There's a running joke among radiologists: finding a tumor in a mammogram is akin to finding a snowball in a blizzard. A bit of medical gallows humor, this simile illustrates the difficulties of finding signals (the snowball) against a background of noise (the blizzard). Doctors are faced with similar difficulties every day when sifting through piles of data from blood tests to X-rays to endless lists of patient symptoms.
Diagnoses are often just educated guesses, and prognoses less certain still. There is a significant amount of uncertainty in the daily practice of medicine, resulting in confusion and potentially deadly complications. Dr. Steven Hatch argues that instead of ignoring this uncertainty, we should embrace it. By digging deeply into a number of rancorous controversies, from breast cancer screening to blood pressure management, Hatch shows us how medicine can fail-sometimes spectacularly-when patients and doctors alike place too much faith in modern medical technology. The key to good health might lie in the ability to recognize the hype created by so many medical reports, sense when to push a physician for more testing, or resist a physician's enthusiasm when unnecessary tests or treatments are being offered.
Both humbling and empowering, Snowball in a Blizzard lays bare the inescapable murkiness that permeates the theory and practice of modern medicine. Essential reading for physicians and patients alike, this book shows how, by recognizing rather than denying that uncertainty, we can all make better health decisions.
About the Author
Steven Hatch is an assistant professor of medicine at the University of Massachusetts Medical School, working in the Division of Infectious Disease and Immunology. He lives in Newton, Massachusetts.
"Uncertainty lies at the heart of modern medicine in ways that most physicians--not to mention their patients--often fail to recognize. Fundamental imperfections in our understanding of health and disease limit doctors' ability to combat illness. Hatch, an assistant professor of medicine at the University of Massachusetts Medical School, argues that physicians who ignore this uncertainty often overtreat their patients, resulting in sometimes harmful, even fatal consequences. By the same token, far too many patients assume that more medical care is always better than less, thereby seeking or consenting to toxic treatments that trigger needless suffering. Hatch provides examples from such fields as breast cancer, cardiology and infectious disease. He also offers straightforward rules of thumb to help readers navigate medical advice."—Scientific American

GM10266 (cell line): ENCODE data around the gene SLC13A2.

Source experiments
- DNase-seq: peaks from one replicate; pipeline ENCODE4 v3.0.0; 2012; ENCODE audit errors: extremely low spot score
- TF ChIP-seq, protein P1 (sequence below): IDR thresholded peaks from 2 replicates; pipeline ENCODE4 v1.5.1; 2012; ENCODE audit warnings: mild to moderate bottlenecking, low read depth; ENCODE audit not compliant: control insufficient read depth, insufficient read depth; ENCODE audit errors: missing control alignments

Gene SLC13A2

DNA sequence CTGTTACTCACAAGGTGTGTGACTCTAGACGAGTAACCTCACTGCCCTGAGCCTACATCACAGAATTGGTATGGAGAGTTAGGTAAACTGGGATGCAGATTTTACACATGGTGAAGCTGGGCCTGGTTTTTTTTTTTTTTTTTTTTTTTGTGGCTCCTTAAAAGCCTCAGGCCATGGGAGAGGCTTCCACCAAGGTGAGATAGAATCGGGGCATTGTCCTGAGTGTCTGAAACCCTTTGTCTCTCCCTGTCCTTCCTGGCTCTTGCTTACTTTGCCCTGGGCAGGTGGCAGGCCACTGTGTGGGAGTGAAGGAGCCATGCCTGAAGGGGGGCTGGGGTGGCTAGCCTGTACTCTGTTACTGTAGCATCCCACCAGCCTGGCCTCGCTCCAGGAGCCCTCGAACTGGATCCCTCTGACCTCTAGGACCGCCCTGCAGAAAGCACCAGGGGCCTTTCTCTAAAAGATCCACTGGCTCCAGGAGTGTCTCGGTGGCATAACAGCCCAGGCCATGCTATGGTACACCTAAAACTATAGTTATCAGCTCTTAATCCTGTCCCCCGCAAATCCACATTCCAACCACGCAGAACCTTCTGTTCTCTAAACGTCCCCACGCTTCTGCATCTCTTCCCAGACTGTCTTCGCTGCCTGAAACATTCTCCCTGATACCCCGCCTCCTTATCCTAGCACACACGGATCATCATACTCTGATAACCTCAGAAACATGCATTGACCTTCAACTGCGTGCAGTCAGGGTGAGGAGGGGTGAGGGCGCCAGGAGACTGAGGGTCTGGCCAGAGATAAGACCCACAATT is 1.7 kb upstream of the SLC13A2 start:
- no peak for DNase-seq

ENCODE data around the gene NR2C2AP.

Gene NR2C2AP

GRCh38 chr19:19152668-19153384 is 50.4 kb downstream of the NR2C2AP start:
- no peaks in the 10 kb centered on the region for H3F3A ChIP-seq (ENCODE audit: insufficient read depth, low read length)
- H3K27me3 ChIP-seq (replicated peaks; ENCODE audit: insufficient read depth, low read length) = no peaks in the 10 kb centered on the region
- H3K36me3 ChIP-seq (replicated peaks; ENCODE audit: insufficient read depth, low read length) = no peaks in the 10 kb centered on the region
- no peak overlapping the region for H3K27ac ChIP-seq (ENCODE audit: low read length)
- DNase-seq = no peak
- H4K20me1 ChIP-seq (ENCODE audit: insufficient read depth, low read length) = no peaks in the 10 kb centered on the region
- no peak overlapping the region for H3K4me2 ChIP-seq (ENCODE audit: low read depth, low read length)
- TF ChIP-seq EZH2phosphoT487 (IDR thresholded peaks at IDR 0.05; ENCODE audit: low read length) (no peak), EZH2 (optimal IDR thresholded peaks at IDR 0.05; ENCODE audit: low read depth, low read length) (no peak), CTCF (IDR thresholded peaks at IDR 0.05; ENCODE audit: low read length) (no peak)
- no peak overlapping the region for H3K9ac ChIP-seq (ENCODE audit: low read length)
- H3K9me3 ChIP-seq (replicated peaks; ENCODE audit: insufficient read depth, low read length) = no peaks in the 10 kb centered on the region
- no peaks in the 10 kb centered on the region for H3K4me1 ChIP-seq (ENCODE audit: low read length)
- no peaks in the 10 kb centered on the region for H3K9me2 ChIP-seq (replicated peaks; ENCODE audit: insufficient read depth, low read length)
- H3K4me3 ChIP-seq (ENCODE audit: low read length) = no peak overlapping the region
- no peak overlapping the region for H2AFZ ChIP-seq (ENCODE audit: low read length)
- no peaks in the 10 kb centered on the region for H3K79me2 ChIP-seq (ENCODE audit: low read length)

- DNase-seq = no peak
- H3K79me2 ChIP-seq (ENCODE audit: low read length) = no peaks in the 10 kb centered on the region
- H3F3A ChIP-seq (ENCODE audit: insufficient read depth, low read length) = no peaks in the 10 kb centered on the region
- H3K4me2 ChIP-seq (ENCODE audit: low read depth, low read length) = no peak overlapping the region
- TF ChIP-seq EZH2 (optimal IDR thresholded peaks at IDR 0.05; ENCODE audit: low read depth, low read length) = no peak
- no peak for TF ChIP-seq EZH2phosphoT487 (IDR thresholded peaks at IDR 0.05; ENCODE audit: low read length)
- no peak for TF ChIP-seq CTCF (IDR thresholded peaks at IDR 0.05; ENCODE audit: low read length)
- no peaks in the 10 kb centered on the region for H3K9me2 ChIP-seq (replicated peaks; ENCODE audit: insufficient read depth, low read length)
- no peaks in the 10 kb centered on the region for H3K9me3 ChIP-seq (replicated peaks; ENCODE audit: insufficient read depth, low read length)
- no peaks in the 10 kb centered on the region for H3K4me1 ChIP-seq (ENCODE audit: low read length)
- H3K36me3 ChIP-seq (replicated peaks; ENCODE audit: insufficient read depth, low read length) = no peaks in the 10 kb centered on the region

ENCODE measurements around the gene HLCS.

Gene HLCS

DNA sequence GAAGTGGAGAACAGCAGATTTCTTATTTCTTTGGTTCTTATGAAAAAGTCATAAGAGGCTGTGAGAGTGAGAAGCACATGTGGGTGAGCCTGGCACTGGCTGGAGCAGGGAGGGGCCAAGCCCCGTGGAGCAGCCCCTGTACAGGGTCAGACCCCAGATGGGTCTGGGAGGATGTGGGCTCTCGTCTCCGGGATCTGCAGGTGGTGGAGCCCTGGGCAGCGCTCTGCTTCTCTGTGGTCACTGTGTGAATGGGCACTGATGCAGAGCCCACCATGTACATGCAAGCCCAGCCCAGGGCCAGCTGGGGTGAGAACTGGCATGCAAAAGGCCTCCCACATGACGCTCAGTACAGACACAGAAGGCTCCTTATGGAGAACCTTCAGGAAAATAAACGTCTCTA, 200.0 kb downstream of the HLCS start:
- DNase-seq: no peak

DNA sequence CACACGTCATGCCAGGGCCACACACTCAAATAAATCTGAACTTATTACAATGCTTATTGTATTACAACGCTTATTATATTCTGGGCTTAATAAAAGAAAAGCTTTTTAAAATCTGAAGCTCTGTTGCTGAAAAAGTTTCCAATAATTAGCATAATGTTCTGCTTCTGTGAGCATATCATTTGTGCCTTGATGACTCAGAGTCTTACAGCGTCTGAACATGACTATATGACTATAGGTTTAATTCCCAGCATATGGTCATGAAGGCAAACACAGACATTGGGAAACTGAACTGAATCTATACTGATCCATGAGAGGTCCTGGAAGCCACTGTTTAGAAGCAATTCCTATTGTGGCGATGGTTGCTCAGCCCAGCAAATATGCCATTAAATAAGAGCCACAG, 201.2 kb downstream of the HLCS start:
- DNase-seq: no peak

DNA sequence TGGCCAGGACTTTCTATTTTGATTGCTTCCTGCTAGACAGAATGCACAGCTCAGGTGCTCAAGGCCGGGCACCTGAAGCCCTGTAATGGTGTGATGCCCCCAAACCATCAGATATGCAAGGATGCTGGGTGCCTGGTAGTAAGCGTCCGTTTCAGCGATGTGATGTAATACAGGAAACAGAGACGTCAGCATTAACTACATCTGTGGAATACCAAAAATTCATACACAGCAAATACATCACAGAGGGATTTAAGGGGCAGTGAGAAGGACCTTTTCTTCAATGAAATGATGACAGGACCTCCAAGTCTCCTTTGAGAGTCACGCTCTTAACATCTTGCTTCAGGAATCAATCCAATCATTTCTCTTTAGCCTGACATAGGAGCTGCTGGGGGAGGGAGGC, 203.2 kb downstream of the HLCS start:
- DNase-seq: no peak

"Informative...Snowball in a Blizzard adds an important perspective...[The book] rightly sounds the alarm: Better communication between doctors and patients is essential to improve medical decision making."—Wall Street Journal
"A penetrating examination of uncertainty in diagnoses and treatment."—Nature
"Snowball in a Blizzard is Hatch's first book, but the clarity and wit of his discussions rank with that of the best science writers."—Shelf Awareness
"This intriguing perspective on the obscurity of medicine...is highly recommended for health-care professionals, health-conscious patients, and well-informed consumer health readers."—Library Journal, starred review
"A carefully argued, unsettling, and important work."—Publishers Weekly
"In writing, Hatch strives to find 'that sweet spot where readability and scholarliness overlap'... he succeeds, telling stories that clarify the points he's making, and he even includes a highly personal anecdote that shows him struggling to deal with doctors who were sure they knew the right treatment for his elderly, hospitalized father... Hatch ably reveals the shortcomings of medicine."—Kirkus Reviews
"I can say with certainty that Steven Hatch's Snowball astutely deconstructs the uncertainty in the practice of medicine--from diagnosis to treatment to media coverage--as well as this important topic has ever been tackled."—Eric Topol, author of The Patient Will See You Now
"What could be more intuitive: that physicians should be humble, admitting the uncertainty of their medical sciences and treating their patients like equals. Would that it were. Although who knows--if enough doctors and patients read Steve Hatch's masterfully-argued Snowball--maybe someday it will be."—Larry Tye, Director of the Boston-based Health Coverage Fellowship and author of New York Times bestseller Satchel
"Hatch's Snowball in a Blizzard is like Carl Sagan's famous 'baloney detection kit' for medical scientific research. How can we figure out which 'discoveries' to trust or to take with a grain of salt? First step: Read this book."—Katrina Firlik, MD, Author of Another Day in the Frontal Lobe: A Brain Surgeon Exposes Life on the Inside